Plastic is a huge problem. 91% of all plastic is not recycled. Mass produced plastic has only been around for ~60 years, producing ~8.3 billions tonnes of plastic in that time. Of that, 6.3 billion tonnes is waste plastic and only 9% of that is recycled. The equivalent of ‘five shopping bags of plastic [waste] for every foot of coastline around the globe’ ends up in the oceans every year. In this ever growing plastic pileup, is there a way to remove it? Last month scientists claimed they had stumbled across an enzyme that could do just that…
Apart from trying to reduce the amount of plastic we use on a day-to-day basis and an increased effort to recycle (therefore preventing the waste pile getting even bigger), what is science doing to break down the plastic that is already out there? Plastics take ~400 years to degrade naturally. In the past, plastics have been burnt to remove them but this can release harmful gases into the atmosphere and increase pollution. Instead, scientists need to find a way to break down plastics faster than they do naturally, but without causing further damage.
In 2016 scientists claimed they had found a Japanese bacteria which could ‘eat’ plastic. This bacteria was found, and thought to have evolved, at a waste recycling facility. Last month, the media went mad due to an accidental discovery made by a group of scientists from the University of Portsmouth. Whilst attempting to verify the Japanese bacteria claim, the biologist (Prof. John McGeehan) and his group, have ‘accidentally’ created a ‘super-powered version of the plastic-eating enzyme’. The scientists had been investigating the structure of the enzyme, altering various points to test the affect it had on the enzyme’s ability to digest plastic. In their tests they stumbled across a “super” one! The enzyme was able to degrade PET (i.e. a well known and commonly used plastic), at an increased rate with this structural change. Although PET is widely recycled, it is highly resistant to natural degradation. (If you have a plastic bottle to check, it’s likely to be made of PET). The increase in rate of digestion was modest, but shows promise in that by altering certain parts of the enzyme it could be ‘tuned’ to increase the rate of digestion further.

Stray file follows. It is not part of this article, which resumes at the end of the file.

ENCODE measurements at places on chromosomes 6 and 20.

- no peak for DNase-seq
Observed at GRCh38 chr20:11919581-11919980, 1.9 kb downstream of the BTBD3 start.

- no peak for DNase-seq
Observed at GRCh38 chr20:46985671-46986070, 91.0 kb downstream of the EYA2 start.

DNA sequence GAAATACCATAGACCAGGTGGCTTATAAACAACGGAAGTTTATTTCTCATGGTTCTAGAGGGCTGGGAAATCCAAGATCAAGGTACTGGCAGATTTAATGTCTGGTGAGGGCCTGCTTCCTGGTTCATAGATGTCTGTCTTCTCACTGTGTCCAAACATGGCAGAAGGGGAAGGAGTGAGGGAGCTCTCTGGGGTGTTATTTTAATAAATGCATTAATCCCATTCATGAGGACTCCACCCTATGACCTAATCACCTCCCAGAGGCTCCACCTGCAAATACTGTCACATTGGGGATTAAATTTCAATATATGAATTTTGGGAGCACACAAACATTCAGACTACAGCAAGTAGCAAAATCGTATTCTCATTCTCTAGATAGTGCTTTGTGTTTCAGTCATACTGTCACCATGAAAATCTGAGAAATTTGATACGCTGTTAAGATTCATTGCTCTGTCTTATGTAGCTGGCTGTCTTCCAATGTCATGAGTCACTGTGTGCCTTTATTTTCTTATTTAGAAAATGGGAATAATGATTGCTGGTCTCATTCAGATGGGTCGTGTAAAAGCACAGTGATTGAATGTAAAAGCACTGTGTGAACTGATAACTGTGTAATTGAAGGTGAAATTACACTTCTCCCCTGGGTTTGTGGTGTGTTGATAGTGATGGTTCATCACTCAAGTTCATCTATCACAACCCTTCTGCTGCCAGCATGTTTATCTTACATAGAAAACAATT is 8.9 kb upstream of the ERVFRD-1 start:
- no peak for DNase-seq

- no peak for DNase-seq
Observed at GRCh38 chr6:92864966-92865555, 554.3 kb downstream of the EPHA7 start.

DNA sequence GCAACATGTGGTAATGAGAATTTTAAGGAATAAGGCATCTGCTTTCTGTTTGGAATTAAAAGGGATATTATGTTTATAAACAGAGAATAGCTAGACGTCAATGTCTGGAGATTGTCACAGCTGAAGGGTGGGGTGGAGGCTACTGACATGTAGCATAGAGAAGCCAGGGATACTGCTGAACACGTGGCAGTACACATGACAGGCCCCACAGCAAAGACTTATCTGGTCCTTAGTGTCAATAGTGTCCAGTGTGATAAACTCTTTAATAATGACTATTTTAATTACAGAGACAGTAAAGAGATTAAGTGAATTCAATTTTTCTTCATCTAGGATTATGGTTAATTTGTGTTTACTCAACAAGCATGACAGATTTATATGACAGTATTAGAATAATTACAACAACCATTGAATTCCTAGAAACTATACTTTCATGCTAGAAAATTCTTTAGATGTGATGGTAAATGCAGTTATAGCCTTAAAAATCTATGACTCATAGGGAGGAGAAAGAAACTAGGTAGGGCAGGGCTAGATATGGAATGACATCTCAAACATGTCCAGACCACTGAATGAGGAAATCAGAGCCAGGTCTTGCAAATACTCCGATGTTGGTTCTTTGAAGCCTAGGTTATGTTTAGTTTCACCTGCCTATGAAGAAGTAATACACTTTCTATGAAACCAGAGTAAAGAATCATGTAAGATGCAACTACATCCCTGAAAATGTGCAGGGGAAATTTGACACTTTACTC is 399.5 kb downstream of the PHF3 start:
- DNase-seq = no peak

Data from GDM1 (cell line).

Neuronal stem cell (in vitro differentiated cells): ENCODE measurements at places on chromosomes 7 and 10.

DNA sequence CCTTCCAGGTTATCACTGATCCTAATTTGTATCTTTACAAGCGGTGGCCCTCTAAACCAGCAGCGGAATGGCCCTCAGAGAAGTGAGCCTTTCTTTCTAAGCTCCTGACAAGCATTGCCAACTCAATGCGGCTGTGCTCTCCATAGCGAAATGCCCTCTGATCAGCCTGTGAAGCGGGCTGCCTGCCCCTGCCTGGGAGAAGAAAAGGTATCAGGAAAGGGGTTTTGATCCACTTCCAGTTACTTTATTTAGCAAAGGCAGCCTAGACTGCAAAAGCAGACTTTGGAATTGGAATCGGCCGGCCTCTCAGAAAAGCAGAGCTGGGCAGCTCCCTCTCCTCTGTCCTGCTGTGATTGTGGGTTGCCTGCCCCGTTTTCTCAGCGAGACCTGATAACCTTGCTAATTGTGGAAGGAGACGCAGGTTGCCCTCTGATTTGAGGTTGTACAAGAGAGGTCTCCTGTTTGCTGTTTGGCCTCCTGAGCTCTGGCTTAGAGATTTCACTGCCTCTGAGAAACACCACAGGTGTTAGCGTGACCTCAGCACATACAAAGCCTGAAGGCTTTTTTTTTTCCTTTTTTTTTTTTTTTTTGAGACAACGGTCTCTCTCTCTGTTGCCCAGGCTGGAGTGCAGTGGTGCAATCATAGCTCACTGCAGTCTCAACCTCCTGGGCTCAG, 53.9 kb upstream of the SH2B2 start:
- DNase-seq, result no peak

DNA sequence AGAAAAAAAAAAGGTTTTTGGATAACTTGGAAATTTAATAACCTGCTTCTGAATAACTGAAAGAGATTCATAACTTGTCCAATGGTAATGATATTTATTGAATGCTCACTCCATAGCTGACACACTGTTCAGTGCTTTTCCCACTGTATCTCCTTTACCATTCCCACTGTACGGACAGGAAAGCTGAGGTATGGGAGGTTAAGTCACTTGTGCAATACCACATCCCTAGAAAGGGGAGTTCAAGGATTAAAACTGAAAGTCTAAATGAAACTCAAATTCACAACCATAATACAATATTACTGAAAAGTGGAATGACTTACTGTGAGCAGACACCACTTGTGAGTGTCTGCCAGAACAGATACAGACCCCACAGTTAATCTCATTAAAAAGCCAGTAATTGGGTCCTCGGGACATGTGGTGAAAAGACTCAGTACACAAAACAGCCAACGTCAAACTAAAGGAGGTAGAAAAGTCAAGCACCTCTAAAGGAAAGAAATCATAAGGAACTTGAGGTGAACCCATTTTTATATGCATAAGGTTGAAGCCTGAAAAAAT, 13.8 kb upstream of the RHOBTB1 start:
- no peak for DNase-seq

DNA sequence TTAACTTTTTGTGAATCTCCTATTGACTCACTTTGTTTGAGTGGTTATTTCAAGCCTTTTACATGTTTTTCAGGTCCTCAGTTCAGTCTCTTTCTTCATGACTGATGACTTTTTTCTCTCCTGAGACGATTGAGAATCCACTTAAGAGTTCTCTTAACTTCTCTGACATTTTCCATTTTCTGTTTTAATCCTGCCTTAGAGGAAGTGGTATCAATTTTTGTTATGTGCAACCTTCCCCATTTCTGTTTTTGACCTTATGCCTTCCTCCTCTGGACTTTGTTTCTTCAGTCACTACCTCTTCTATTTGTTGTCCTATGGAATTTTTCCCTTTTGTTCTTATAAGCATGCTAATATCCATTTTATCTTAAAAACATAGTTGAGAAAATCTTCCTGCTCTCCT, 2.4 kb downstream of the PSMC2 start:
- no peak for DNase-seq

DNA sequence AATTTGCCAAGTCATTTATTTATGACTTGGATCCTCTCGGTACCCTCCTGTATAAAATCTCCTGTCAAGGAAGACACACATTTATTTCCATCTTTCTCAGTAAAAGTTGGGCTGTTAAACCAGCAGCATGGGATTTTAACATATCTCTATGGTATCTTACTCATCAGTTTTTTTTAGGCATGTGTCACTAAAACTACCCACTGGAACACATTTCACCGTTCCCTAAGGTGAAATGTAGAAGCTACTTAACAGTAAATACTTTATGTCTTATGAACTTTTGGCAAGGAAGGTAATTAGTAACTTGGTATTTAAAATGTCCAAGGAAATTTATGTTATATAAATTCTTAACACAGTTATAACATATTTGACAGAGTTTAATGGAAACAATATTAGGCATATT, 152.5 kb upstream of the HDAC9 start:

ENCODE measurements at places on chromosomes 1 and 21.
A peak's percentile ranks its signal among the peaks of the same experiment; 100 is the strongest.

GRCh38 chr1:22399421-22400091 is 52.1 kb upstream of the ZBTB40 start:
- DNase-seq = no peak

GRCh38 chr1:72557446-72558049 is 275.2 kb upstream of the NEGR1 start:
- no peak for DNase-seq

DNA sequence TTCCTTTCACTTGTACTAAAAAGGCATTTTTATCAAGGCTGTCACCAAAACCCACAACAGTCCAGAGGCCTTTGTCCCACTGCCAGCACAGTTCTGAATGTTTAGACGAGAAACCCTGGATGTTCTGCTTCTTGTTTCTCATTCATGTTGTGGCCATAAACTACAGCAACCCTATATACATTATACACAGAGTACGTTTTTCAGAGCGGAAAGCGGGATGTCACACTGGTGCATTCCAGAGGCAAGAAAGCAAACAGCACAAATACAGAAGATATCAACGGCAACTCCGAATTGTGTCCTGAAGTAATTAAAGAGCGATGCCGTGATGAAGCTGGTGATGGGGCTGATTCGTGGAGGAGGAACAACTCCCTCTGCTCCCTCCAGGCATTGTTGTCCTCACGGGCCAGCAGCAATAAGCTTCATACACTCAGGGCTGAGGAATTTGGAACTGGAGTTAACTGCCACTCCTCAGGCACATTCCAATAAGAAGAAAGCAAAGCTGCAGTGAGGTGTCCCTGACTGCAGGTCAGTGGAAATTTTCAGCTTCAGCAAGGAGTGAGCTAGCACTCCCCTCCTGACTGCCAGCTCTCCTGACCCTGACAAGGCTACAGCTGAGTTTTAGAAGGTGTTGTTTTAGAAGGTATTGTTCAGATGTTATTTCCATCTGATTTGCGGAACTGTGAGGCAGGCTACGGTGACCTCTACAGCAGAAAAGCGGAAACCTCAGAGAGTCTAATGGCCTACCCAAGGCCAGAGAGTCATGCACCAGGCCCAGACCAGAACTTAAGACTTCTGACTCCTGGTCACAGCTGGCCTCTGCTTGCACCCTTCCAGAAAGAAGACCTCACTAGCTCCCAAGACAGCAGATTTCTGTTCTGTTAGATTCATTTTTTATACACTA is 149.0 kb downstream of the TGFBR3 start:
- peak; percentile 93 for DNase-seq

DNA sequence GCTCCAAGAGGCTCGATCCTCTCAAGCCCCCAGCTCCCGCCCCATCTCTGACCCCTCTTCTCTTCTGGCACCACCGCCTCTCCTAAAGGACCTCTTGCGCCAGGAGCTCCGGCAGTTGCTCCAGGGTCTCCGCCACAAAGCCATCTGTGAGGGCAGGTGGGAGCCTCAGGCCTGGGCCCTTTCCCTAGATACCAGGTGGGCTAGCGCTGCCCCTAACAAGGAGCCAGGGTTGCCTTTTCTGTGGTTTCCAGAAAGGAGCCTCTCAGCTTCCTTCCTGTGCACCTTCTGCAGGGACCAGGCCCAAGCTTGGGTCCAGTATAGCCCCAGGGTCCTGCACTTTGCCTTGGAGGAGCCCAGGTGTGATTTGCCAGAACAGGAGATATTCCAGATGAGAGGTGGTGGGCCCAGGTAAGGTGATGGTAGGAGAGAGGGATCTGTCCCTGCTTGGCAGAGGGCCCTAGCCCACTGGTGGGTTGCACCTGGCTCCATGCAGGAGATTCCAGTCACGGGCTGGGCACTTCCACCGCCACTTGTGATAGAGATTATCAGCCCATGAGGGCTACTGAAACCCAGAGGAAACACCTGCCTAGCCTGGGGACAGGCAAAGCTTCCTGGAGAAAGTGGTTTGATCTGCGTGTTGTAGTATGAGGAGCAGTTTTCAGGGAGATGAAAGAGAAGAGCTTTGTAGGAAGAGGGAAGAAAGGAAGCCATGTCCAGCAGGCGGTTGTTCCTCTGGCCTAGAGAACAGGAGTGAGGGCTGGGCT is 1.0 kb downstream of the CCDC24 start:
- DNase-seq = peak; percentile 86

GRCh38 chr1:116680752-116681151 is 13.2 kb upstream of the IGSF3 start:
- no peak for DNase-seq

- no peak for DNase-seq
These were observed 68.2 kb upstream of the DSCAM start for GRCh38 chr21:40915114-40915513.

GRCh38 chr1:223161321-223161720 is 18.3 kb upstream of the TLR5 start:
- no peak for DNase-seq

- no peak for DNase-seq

What are enzymes? Enzymes are nature’s catalysts, providing the ability to speed up reactions in the body and elsewhere in nature. The enzyme discovered by the Portsmouth group can speed up the natural degradation of plastics. Plastics such as PET are made from long carbon chains, which vary in length. It is the length of these chains which lead to long degradation times. The enzyme breaks these carbon chains into smaller, more manageable chains. Although micro-plastics are known to be largely contributing to marine pollution, it is hoped that this enzyme (and variations of it) could form micro-plastics which would be more easily sorted and reused. Currently, larger forms of plastic are not as easy to recycle and reuse.
Dr Oliver Jones, an analytical chemist from the University of Melbourne, said “while there is still a way to go before you could recycle [a] large amount of plastic with enzymes, and reducing the amount of plastic produced in the first place might, perhaps, be preferable, this is certainly a step in a positive direction and very exciting science”. Overall this discovery, and future research to be done in this area, holds great potential to help reduce the volume of plastic currently polluting the earth. However, it is up to all of us to take charge and limit our use of plastic, in order to truly prevent this problem getting any worse.